"There was something about his restless patrolling that gave one the sense of an animal in the wild guarding his territory, a feeling that to challenge him would prove dangerous," Lennox wrote. "Ever on the alert, he behaved more like a wild stallion than a horse that had been pampered and fawned over all his life."
If you were to judge the animal merely on his racing career the story would have been impressive. In 1964 he became the first of two Canadian breds (with Sunny's Halo, 1983) to win the Run for the Roses, the prestigious Kentucky Derby.
Next came a victory at the Preakness Stakes in Baltimore, the second jewel of the Triple Crown, and after a loss at the Belmont in New York, he won the Queen's Plate back in Toronto — all tremendous achievements for a horse born and raised north of the border.
Dancer was short for a racer — 15.1 hands (in two-inch horse shoes, the joke went), or just 61 inches to the "withers" or his front shoulders. Barely higher than a pony looking from the side; from the front, he was stocky, big chested and superbly muscled.
In the breeding shed, that diminutive height forced staff to dig a trench for the mares so the Dancer could service them. When moved to Windfields' Maryland location before he turned 10, they reversed it and built him a platform, dubbed the pitcher's mound.
Of the Dancer's first crop of 21 foals, there were 10 stakes winners.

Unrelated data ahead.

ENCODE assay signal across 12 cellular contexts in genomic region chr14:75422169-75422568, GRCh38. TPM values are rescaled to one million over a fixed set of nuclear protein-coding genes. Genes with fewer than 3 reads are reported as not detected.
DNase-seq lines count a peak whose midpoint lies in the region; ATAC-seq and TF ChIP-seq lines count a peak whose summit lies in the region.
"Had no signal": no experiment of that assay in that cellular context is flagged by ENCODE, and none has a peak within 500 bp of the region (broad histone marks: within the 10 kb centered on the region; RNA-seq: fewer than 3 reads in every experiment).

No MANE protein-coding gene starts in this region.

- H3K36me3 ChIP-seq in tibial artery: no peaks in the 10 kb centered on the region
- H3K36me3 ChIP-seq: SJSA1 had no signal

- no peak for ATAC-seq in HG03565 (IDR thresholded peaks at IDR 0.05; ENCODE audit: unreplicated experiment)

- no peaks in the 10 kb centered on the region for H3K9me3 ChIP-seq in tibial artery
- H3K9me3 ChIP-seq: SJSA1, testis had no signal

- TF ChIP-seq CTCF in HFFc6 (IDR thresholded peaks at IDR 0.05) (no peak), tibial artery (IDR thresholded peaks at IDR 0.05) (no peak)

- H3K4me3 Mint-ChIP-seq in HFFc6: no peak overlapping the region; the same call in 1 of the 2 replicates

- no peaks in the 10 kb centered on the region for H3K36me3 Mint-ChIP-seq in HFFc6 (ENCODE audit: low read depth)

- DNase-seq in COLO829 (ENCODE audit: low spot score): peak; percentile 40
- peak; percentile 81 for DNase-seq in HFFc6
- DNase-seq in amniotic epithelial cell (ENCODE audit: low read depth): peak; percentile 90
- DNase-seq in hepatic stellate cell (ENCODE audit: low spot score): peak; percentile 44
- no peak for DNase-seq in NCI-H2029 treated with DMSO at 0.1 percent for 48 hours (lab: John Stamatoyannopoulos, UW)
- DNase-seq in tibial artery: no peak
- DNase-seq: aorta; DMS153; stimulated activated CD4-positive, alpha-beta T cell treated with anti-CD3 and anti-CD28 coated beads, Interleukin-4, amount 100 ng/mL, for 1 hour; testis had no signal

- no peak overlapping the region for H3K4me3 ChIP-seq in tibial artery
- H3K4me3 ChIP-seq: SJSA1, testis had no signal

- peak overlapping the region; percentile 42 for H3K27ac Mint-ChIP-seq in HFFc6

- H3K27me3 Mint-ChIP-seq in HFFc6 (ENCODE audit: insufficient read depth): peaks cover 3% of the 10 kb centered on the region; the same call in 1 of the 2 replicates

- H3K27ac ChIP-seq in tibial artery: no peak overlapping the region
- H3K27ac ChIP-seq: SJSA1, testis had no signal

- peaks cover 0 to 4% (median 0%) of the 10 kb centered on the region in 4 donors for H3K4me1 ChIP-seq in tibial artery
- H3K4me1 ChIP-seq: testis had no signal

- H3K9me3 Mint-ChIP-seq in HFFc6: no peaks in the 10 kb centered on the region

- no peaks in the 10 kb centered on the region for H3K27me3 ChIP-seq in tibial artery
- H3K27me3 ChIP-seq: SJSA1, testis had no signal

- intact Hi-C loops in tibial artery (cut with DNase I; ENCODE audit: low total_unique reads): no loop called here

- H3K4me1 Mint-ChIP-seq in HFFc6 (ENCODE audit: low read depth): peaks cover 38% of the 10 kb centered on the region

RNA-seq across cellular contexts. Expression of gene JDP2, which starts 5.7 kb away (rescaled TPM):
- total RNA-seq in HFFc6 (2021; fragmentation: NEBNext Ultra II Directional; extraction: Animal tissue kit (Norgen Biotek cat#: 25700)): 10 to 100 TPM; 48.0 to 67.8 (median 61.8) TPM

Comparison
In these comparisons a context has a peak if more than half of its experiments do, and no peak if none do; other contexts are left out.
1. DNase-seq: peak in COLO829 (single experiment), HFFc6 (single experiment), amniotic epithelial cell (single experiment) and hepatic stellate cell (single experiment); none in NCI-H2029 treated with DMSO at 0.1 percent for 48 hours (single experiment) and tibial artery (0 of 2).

Nijinsky II came from crop two and was the first British Triple Crown winner in 35 years (1970), later becoming the top sire in Britain and Ireland. The Minstrel won the Epsom and Irish Derbys (1977). Dance Smartly took the Canadian Triple Crown (1991).
On and on his sperm swam — 146 stakes winners by the time he turned 20. Up to 1990, there were 174 yearlings sold at Keeneland, Kentucky, for $160 million US — numbers off the charts.
At his top, stud fees for a date with the king rose to $1 million, no guarantees, with the highest yearling price ever at $13 million. This from a horse no one wanted to buy for $25,000 at his own yearling sale because he was too short.
You want a modern way to chart it? To gain a Wikipedia page a horse tends to have significant racing accomplishments. There are 685 entries for top thoroughbreds that trace directly to Northern Dancer.